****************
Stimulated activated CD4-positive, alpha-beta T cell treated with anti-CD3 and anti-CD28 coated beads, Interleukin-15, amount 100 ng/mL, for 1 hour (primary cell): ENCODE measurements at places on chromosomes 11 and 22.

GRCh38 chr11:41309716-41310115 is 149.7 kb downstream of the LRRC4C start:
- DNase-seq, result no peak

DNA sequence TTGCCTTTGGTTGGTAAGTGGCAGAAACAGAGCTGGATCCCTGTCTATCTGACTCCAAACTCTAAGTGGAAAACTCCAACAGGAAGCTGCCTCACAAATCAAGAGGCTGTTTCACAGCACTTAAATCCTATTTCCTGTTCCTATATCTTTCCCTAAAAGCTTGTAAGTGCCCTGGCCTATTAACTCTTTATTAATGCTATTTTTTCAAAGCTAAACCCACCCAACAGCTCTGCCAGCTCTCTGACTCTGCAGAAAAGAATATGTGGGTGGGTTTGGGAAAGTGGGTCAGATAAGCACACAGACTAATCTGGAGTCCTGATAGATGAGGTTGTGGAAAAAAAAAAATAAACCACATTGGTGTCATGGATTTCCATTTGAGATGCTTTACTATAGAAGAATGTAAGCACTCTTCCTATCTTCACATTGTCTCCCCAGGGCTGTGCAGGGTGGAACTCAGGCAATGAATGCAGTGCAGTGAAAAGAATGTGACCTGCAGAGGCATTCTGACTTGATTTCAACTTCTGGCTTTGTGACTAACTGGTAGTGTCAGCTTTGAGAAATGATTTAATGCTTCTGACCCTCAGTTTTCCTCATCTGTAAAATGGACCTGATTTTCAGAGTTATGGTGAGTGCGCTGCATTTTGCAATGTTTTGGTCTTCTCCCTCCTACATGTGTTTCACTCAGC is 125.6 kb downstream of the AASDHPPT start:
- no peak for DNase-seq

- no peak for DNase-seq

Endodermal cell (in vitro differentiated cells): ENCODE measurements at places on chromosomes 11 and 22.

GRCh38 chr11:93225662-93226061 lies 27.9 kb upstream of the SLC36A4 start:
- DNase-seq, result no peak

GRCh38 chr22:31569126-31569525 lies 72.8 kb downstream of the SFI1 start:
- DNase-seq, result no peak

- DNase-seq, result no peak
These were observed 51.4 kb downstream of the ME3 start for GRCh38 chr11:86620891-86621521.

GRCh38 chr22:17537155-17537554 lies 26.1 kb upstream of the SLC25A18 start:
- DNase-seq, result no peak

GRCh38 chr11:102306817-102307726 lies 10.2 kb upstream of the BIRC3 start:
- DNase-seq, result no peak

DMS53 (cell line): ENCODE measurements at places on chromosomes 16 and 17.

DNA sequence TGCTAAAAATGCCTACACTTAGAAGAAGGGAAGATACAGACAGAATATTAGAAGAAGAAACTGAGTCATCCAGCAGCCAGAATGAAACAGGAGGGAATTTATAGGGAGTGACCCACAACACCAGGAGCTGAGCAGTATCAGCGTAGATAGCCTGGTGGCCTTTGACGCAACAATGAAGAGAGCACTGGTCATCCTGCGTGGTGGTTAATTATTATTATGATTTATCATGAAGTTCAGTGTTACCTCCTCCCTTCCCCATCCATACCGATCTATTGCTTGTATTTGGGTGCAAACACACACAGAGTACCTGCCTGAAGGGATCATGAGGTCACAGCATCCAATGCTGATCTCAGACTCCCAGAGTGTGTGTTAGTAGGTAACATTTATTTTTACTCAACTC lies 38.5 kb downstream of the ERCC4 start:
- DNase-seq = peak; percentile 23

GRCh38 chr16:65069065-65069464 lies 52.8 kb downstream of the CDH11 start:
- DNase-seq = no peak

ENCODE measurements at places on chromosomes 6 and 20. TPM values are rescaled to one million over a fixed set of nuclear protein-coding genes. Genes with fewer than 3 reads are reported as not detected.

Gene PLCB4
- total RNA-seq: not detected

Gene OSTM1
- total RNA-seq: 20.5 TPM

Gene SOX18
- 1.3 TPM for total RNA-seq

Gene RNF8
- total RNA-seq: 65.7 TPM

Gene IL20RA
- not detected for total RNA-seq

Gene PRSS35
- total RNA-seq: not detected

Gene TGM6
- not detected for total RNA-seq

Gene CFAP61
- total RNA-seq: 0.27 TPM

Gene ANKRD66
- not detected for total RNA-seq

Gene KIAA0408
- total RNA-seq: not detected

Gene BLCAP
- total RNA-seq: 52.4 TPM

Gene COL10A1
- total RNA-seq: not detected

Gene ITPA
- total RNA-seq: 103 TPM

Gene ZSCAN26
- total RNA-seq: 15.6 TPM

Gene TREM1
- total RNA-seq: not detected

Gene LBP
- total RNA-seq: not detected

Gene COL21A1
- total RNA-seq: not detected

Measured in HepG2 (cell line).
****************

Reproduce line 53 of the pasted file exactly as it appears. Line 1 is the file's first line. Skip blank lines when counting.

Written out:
- total RNA-seq: not detected